Pig Kidney Transplanted Into Human for First Time

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The person was given immunosuppressant drugs to prevent organ rejection, failing which the human immune system ’reacts incredibly violently.’

The gene-edited kidney of a pig has been transplanted into a human successfully for the first time, with the animal being genetically modified to make the organ compatible.

The 4-hour surgery was conducted at the Massachusetts General Hospital (MGH) on March 16, according to an MGH press release on Thursday. The kidney came from a pig that underwent 69 genomic edits to remove “harmful pig genes” and add “certain human genes to improve its compatibility with humans.” The edits, made using CRISPR-Cas9 technology, were done to ensure that the human body would not reject the foreign kidneys.

In addition, “scientists inactivated porcine endogenous retroviruses in the pig donor to eliminate any risk of infection in humans.” The kidney recipient, Mr. Richard Slayman of Weymouth, Massachusetts, is “recovering well” at the hospital and is expected to be discharged soon.

“Our hope is that this transplant approach will offer a lifeline to millions of patients worldwide who are suffering from kidney failure,” said Tatsuo Kawai, director of the Legorreta Center for Clinical Transplant Tolerance at MGH.

The transplant procedure was performed under the U.S. Food and Drug Administration’s Expanded Access Protocol (EAP). The EAP, also known as compassionate use, grants patients with serious and life-threatening conditions access to experimental treatments. In addition to the kidney transplant, Mr. Slayman was infused with novel immunosuppressant drugs.

Mr. Slayman, who has suffered from hypertension and type 2 diabetes for several years, initially received a human kidney transplant in 2018 after being on dialysis for seven years. However, five years later, the kidneys showed signs of failure and his dialysis was restarted in May 2023.

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“My nephrologist, Dr. Winfred Williams, MD, and the Transplant Center team suggested a pig kidney transplant, carefully explaining the pros and cons of this procedure. I saw it not only as a way to help me, but a way to provide hope for the thousands of people who need a transplant to survive,” Mr. Slayman said in a statement.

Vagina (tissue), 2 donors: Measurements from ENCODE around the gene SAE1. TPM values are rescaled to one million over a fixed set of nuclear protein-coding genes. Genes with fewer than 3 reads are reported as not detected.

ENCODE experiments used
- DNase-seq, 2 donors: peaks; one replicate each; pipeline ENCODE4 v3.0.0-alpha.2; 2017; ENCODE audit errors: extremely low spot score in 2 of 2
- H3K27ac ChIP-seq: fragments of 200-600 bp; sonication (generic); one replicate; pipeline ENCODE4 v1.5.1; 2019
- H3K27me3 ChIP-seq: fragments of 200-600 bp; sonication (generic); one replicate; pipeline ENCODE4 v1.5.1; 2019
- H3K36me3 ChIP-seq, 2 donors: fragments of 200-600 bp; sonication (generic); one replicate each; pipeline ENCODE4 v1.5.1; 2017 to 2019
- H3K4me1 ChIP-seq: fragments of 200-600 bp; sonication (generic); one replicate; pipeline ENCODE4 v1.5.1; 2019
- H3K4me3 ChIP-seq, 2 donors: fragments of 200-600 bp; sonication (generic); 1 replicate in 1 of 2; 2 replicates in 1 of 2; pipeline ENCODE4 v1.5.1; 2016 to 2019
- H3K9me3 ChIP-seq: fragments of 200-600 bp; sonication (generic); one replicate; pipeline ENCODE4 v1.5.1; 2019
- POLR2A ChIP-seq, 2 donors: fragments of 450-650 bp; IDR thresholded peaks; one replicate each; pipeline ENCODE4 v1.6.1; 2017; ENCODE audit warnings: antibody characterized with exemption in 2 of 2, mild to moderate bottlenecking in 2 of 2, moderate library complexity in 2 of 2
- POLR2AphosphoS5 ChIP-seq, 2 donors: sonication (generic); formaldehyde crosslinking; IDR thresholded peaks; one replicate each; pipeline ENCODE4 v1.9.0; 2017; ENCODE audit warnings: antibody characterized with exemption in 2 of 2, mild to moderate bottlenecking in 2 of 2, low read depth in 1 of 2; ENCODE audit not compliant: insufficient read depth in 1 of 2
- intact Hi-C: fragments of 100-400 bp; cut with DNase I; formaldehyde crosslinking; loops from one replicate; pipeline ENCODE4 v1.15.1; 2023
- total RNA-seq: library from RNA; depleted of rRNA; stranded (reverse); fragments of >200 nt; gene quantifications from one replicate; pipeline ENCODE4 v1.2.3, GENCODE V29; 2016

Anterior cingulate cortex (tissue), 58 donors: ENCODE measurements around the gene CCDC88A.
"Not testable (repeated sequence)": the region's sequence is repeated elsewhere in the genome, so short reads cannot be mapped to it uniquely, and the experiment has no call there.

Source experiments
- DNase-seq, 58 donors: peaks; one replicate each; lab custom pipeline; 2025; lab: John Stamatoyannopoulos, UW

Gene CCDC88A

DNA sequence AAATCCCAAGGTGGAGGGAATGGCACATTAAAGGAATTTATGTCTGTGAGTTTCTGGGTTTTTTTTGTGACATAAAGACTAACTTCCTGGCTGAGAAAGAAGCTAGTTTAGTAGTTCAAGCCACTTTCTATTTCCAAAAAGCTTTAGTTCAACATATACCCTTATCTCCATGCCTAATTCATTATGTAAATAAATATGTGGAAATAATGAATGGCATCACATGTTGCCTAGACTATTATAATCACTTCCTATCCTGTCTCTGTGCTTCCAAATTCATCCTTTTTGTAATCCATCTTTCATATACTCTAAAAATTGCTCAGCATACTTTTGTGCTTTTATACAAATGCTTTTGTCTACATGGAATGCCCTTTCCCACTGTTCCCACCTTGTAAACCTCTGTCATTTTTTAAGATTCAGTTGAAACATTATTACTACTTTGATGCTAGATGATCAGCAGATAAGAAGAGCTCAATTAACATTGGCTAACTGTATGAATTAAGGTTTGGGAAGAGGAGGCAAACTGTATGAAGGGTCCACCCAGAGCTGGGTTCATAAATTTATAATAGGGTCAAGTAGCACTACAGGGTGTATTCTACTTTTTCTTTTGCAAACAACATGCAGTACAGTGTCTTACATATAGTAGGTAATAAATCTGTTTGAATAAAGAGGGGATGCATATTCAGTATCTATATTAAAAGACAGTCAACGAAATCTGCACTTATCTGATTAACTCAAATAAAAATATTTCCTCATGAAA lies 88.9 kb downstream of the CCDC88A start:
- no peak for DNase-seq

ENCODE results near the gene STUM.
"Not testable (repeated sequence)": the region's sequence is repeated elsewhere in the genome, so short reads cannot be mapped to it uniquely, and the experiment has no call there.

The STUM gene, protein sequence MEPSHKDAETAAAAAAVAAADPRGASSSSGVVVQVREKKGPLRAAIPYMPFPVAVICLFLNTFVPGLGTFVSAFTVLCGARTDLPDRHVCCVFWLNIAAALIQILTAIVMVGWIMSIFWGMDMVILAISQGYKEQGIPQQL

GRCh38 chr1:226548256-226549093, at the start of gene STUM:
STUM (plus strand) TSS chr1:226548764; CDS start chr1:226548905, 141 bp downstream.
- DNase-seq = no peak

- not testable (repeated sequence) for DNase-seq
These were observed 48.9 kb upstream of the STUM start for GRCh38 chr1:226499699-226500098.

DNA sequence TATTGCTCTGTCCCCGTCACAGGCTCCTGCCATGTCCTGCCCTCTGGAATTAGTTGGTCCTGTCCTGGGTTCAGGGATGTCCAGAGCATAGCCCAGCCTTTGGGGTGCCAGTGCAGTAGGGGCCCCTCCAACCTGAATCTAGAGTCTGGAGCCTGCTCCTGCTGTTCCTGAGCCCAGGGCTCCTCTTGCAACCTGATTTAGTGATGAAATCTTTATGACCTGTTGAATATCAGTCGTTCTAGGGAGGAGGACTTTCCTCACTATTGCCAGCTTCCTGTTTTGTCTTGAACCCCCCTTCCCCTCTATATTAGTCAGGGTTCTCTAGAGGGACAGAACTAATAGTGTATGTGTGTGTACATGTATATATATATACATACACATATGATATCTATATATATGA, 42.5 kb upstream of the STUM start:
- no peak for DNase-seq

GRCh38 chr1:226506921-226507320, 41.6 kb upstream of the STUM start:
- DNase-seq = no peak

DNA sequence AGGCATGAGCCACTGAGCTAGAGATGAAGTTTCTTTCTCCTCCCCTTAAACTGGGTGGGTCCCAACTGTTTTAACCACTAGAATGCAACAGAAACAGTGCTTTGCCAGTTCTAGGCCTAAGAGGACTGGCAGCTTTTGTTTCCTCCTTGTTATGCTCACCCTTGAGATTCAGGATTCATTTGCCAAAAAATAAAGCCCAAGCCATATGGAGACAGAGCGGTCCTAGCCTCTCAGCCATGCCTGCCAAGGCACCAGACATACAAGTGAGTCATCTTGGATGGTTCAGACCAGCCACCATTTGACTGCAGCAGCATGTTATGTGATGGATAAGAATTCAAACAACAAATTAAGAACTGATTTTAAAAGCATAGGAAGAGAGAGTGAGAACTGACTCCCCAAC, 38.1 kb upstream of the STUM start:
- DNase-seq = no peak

Joren Madsen, director of the Mass General Transplant Center, said that normally the human immune system “reacts incredibly violently” to a pig organ.

A person receiving human organ transplants is given medications to prevent rejection. If such medications were given to someone receiving pig kidneys, “that transplant would reject and turn black in minutes. Minutes,” he said.

The 69 gene edits made to the donor pig’s DNA and the special monoclonal antibodies were developed to prevent rejection of the kidney contributed to making the transplantation a success, Mr. Madsen stated.

Animal-Human Transplantation

While Mr. Slayman’s case is the first incident of a gene-modified pig kidney transplant, it is not the first time that a pig organ was transplanted into a human. Previously, genetically altered pig hearts were transplanted into two separate individuals, both of whom later died following the process.

For the transplant, the pig’s genetics were altered to make pig embryos. These embryos then grow into pigs in a bio-sealed, controlled environment.

When a person needs a transplant, the organ is extracted from the animal and transplanted into the individual, who must then take immunosuppressant drugs to prevent organ rejection.

The process of transplanting animal organs to human beings, called xenotransplantation, has come under heavy criticism due to ethical concerns.

A 2018 paper published at the National Library of Medicine points out that “gene editing and stem cell biotechnologies are being applied to create chimeric animals with human organs.”

It raised concerns that human cells transplanted into genetically altered pig embryos will “migrate to the animal’s brain and alter its behavior or cognitive state.”

“There is no consensus on accurately assessing what it means to possess a human‐like cognitive state. There are many attributes to personhood including intelligence, capacity to be autonomous, capacity to communicate, and self‐awareness,” the paper said.

“Should personhood be defined as the percent of human brain cells expressed in a human‐animal chimera or should it be assessed using psychological or cognitive learning evaluations?”

The demand for pig organs comes amid a massive shortage of supply of human organs.

According to data from the Health Resources & Services Administration, over 103,000 people in the United States are on the national transplant waiting list. Every eight minutes, an extra person is added to this list. Every day, 17 people die while awaiting their transplants.

In a 2022 interview with BBC, a spokesperson for the UK-based animal rights group Animal Aid said it was opposed to altering animal genetics for xenotransplantation under “any circumstances.”

“Animals have a right to live their lives, without being genetically manipulated with all the pain and trauma this entails, only to be killed and their organs harvested,” the organization said.

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